Making Time

Finding Time to Write by guest blogger, Hope Clark, Funds for Writers

“Time is the coin of your life. It is the only coin
you have, and only you can determine how it will be
spent. Be careful lest you let other people spend it
for you.”

~ Carl Sandburg ~

You cannot create time. You are allotted time. Twenty-
four hours in a day. So when you say you don’t have time,
you’re wrong. You have the same amount as anyone else.

So when someone contacts me, and asked how can they make
time for writing, I turn up the tough love to a pretty
high volume.

You make time for writing by sacrificing something else.

There! Problem solved. Now all you have to do is decide
what you toss out of your life to make room for your stories.

Oh, but you can’t. You have the job, kids, parents, church,
volunteer activities, exercising, gardening, cleaning, commuting,
Wednesday’s bridge, Friday’s movie night, and the list goes on
and on. How do successful writers do it?

Let’s start with one week. Find your notebook or calendar
that has plenty of room to write on, and make note of
absolutely everything you do. No fudging. No forgetting
and making up answers. You have twenty-four hours in a
day, seven days a week. Note them all.

Maybe you cannot give up your kids, as much as you’d like
to on some days. However, you can do the following to
spend more time writing and less time with child-rearing.
Yes, I said it! Take some time away from the kids. I’m
serious as a heart attack when I say that if your children
do not see you passionate about something other than them,
they don’t learn how to go after something great in their
lives or respect others who do.

1. Pick your writing time, even if it’s 15 minutes a day.
2. Make that time off limits except in case of emergency
(dinner isn’t an emergency).
3. Do not break your own regimen, or you teach the kids
it’s okay to break their own obligations.
4. Have someone watch the kids even if you’re in the house.
This teaches the kids that rules are rules.
5. Attend a conference. You’ll miss them more than they’ll
miss you.

Don’t have kids? Let’s take the job, the commute, volunteering,
and so on, and step back to analyze them in a different light.
How can they be streamlined, short-cut, or reorganized to
consume less time?

There’s always a way. With all the books on Amazon, obviously
somebody is finding the time. You are not the martyr. You are
not so unique. It’s just a matter of reorganization,
prioritizing, and frankly, not being afraid of tackling your
writing as if it were vital to who you are.

See more of Hope’s articles at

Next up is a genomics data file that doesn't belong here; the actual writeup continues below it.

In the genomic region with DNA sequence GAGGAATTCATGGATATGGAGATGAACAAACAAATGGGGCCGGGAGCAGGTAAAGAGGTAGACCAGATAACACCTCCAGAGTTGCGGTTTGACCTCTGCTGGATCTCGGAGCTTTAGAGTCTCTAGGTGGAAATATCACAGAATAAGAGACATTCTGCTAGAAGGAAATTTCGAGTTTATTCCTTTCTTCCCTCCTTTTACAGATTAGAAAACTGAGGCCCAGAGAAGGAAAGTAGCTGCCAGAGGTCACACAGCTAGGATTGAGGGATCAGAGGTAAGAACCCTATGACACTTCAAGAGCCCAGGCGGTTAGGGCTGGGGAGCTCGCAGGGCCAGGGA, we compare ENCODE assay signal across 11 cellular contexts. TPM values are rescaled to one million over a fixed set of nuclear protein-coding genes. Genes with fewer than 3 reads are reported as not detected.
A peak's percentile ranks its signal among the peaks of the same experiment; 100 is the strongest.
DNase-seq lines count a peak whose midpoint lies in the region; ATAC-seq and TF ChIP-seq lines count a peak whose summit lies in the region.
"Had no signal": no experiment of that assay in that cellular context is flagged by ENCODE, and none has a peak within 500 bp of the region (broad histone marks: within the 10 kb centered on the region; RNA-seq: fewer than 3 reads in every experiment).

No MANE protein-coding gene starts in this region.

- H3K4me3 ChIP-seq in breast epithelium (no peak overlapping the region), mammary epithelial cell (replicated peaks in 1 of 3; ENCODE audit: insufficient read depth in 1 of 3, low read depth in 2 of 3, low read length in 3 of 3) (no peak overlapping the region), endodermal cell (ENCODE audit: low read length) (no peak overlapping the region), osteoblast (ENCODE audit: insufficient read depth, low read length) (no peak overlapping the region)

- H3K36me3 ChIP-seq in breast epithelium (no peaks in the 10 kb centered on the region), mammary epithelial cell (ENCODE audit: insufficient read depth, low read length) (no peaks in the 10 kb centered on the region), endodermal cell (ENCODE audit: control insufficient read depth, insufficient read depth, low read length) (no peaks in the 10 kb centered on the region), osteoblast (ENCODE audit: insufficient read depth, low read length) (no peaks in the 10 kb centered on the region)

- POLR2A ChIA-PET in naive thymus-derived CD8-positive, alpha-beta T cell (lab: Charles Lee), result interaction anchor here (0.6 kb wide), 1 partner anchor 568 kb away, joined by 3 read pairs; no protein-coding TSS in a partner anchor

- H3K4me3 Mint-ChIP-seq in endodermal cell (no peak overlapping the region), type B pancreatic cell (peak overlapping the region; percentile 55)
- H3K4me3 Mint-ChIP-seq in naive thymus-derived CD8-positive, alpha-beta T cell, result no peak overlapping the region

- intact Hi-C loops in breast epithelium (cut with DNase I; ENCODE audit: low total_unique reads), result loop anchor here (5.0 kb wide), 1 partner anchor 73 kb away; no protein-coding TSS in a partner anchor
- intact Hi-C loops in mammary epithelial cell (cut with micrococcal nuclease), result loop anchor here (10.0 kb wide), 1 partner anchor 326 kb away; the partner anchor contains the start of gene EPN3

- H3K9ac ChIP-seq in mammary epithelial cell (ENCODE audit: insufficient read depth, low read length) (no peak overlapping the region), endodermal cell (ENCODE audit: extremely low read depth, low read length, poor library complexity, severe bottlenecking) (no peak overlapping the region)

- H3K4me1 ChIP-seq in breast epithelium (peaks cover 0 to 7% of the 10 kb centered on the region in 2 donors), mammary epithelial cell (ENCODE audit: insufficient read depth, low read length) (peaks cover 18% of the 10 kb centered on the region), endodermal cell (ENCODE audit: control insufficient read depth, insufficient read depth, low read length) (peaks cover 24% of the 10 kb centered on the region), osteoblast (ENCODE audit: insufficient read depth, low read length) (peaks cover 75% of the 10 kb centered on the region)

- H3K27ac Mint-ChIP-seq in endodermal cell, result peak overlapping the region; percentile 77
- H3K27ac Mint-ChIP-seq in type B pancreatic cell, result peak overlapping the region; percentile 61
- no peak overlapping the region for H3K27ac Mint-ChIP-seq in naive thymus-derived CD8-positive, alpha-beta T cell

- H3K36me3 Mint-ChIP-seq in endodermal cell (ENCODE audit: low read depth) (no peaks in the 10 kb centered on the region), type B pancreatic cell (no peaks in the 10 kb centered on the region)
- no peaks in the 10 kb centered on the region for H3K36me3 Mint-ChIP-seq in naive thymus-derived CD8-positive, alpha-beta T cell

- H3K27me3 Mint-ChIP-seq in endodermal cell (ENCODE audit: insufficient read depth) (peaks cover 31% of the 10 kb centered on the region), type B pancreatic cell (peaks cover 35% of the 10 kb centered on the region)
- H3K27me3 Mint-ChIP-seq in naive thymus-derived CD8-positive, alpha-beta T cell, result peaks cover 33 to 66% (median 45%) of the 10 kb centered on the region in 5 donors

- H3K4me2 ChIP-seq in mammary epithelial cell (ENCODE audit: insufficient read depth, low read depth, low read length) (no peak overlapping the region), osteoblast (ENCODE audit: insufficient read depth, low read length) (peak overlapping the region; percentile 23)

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Transition Sentences Make Your Writing Clear and Concise

By guest blogger, Shanna Wegrocki

What are Transition Sentences? Think of them as a bridge that transitions from one slight change of subject to another. They connect the paragraphs seamlessly and make the writing flow more smoothly in the reader’s mind without need of extraneous explanations. Without transition sentences, your work will be choppy and disjointed;

You can use transition sentences:

• Between sections. This type of transition summarizes information for the reader.
• Between paragraphs. This is the most common type, and is usually the first or last sentence of a paragraph.
• Within paragraphs. You can do these with a single word or short phrase.

All three types are equally important. Transitions are the cues that tell the reader how to interpret progressive details on subject matter.

There are Many Styles of Transitions:

Single transitional words are easy to identify. There is a long list, but they fit into distinct categories, such as addition, comparison, concession, contrast, emphasis, example, summary, time sequence, spatial arrangement, cause and effect, purpose, similarity, place, result and repetition.

Single transitional words may also be pronouns, parallelism, or synonyms. With practice, you will find you can use any and all of these devices to smoothly transition from one sentence to another, one paragraph to another, or one subject to another – all the while keeping the coherence of your work in place.

Examples, with the transitions in bold:

• She was a good girl while her mother was around.
• You can go to the movie if you clean your room first.
• “I told Jenny she could go to her friend’s house for the night because she did all her chores.”
• “No, he didn’t say that, and furthermore, he couldn’t have said it because he lost his voice.”
• “She shouldn’t have done that, but by the same token, look what he did to her.”

Do you see how transitions and transition sentences move from one subject to another closely related subject? And that’s the whole point.

Your Assignment: Select something to read and pick out the transition words. Transition sentences will be the first or last sentence of a paragraph – usually the first one.

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For further study on this subject, check these out: